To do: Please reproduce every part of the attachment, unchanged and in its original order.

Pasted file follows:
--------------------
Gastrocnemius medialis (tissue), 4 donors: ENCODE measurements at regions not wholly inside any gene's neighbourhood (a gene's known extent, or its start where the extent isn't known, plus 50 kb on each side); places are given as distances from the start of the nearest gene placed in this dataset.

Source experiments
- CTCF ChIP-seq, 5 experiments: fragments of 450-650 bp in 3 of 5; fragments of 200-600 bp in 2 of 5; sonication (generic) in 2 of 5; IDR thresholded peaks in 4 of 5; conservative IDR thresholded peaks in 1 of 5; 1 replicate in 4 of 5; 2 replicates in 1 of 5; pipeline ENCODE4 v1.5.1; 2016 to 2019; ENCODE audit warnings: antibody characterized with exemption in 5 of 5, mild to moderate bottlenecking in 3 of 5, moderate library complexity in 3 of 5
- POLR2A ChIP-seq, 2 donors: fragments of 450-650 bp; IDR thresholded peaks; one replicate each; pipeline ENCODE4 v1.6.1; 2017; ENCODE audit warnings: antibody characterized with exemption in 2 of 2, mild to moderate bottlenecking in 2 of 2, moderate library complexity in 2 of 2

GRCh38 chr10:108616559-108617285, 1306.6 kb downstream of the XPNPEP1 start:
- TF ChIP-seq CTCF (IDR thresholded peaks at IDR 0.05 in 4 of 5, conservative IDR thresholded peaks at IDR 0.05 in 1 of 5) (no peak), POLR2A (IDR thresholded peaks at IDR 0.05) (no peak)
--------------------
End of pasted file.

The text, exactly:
Gastrocnemius medialis (tissue), 4 donors: ENCODE measurements at regions not wholly inside any gene's neighbourhood (a gene's known extent, or its start where the extent isn't known, plus 50 kb on each side); places are given as distances from the start of the nearest gene placed in this dataset.

Source experiments
- CTCF ChIP-seq, 5 experiments: fragments of 450-650 bp in 3 of 5; fragments of 200-600 bp in 2 of 5; sonication (generic) in 2 of 5; IDR thresholded peaks in 4 of 5; conservative IDR thresholded peaks in 1 of 5; 1 replicate in 4 of 5; 2 replicates in 1 of 5; pipeline ENCODE4 v1.5.1; 2016 to 2019; ENCODE audit warnings: antibody characterized with exemption in 5 of 5, mild to moderate bottlenecking in 3 of 5, moderate library complexity in 3 of 5
- POLR2A ChIP-seq, 2 donors: fragments of 450-650 bp; IDR thresholded peaks; one replicate each; pipeline ENCODE4 v1.6.1; 2017; ENCODE audit warnings: antibody characterized with exemption in 2 of 2, mild to moderate bottlenecking in 2 of 2, moderate library complexity in 2 of 2

GRCh38 chr10:108616559-108617285, 1306.6 kb downstream of the XPNPEP1 start:
- TF ChIP-seq CTCF (IDR thresholded peaks at IDR 0.05 in 4 of 5, conservative IDR thresholded peaks at IDR 0.05 in 1 of 5) (no peak), POLR2A (IDR thresholded peaks at IDR 0.05) (no peak)